Lawyer gets OK to argue against deportation of truck driver in Broncos crash

The Federal Court has agreed to allow the lawyer for a former truck driver who caused the deadly Humboldt Broncos bus crash to argue against his possible deportation.

In 2019, Jaskirat Singh Sidhu was sentenced to eight years after pleading guilty to dangerous driving causing death and bodily harm in the Saskatchewan crash that killed 16 people and injured 13 others.

Court was told that the rookie Calgary trucker, a newly married permanent resident, went through a stop sign at a rural intersection and drove into the path of the Humboldt Broncos bus carrying players and staff to a junior hockey league playoff game in April 2018.

Read more: Humboldt Broncos crash inspires new trucker training videos

The Canada Border Services Agency recommended last year that Sidhu be handed over to the Immigration and Refugee Board to decide whether he should be deported to India.

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Michael Greene, Sidhu’s lawyer, said the Federal Court has decided to hear the case in July. He said it is good news for his client, who is now working in the construction industry after being released on parole from prison.

“They’re happy to finally hear some good news because good news has been in short supply for them,” Greene said about Sidhu and his family.

“There are lot of compelling facts and it’s a difficult issue because you’ve got on the one hand the level of pain and suffering caused and, on the other, you’ve got someone who’s got a lot going for him and he’s definitely not your normal criminal. To call him a criminal is a stretch.”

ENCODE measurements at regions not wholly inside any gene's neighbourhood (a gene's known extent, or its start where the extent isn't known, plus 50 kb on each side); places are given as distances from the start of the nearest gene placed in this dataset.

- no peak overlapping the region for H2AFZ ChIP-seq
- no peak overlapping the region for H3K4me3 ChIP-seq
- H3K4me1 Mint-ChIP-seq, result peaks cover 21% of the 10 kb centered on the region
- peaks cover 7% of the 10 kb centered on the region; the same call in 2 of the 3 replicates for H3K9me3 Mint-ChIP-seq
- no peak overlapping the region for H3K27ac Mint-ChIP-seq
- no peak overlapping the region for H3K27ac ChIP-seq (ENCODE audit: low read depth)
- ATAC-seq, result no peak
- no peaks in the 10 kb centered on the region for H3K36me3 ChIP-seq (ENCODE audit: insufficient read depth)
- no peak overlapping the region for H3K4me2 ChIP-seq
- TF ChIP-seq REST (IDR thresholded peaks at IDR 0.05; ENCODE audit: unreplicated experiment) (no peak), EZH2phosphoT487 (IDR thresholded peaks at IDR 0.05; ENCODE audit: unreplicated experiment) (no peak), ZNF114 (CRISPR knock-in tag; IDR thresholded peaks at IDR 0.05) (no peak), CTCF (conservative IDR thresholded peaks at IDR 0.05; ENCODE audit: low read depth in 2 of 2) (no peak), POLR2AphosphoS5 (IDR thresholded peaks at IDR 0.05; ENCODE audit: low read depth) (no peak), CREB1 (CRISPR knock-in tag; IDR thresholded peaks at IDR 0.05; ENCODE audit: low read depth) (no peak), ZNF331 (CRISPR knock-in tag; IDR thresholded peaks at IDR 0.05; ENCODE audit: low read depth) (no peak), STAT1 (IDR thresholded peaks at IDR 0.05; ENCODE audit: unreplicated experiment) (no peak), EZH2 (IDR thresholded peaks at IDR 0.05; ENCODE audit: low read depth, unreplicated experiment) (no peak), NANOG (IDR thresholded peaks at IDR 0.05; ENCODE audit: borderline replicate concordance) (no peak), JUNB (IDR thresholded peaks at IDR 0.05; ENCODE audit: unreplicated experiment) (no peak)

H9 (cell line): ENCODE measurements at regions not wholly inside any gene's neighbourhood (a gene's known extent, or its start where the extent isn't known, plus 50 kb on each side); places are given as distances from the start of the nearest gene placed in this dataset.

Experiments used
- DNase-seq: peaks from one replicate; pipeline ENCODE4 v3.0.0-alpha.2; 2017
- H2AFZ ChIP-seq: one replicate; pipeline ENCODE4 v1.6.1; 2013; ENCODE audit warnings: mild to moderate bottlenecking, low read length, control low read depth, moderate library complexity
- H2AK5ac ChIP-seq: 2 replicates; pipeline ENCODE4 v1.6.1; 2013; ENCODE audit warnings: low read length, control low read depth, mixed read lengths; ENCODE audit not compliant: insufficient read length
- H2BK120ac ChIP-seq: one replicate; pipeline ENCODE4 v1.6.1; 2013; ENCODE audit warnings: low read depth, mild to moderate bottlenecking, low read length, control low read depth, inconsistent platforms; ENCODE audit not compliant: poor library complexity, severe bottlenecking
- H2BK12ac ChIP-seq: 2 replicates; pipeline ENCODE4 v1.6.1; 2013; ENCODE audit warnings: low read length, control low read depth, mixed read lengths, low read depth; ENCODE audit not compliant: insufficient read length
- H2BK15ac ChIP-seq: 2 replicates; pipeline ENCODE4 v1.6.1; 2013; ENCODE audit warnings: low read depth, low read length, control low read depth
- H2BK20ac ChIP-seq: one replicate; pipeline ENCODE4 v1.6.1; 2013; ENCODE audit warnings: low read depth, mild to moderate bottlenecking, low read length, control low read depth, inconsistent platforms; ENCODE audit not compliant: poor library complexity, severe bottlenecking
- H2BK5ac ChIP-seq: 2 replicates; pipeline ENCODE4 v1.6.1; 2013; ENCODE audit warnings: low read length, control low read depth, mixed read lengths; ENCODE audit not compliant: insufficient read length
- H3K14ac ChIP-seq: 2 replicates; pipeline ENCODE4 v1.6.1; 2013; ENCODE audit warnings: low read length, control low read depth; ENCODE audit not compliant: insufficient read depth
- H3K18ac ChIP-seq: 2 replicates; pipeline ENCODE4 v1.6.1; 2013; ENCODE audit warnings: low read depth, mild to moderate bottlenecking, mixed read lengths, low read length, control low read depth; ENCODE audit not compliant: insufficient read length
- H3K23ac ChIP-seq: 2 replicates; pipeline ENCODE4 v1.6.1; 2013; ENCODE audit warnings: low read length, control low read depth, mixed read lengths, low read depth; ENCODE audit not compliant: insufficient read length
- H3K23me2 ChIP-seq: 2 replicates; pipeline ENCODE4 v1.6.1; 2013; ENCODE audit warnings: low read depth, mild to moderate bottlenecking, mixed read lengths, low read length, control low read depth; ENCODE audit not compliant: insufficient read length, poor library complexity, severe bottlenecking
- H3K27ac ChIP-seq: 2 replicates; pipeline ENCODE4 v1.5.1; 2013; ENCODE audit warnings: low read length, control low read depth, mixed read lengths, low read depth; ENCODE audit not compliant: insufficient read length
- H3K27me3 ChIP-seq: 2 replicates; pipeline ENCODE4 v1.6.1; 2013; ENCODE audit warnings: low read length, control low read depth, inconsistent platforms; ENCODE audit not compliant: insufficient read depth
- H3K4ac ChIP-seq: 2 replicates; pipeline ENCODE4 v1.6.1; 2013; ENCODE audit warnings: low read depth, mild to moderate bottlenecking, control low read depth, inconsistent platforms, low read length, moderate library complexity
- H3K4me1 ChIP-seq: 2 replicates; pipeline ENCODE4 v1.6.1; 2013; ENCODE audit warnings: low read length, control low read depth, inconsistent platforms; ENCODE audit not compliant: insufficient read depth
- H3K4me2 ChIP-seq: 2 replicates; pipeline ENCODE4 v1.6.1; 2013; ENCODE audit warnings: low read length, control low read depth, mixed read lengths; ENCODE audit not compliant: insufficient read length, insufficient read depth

The hearing is to be heard in Calgary and Greene said it’s unlikely the court will offer an immediate ruling.

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If he is successful, the matter would be sent back to Canada Border Services Agency for another review. He had indicated previously the original officer put all the weight of his decision on the gravity of the harm caused.

Read more: Humboldt Bronco, families, say it doesn’t feel like 5 years since bus crash

“It doesn’t mean he gets to stay in Canada. He gets another crack at it. This still brings up the systemic problem the way the system is designed,” Greene said Thursday.

“You’ve basically got enforcement officers making the decision and their job is to enforce, and trying to persuade them to allow him to remain in Canada almost goes against their grain.”

The Canada Border Services Agency has previously declined to comment on Sidhu’s case, but said there are multiple steps built into the process to ensure procedural fairness.


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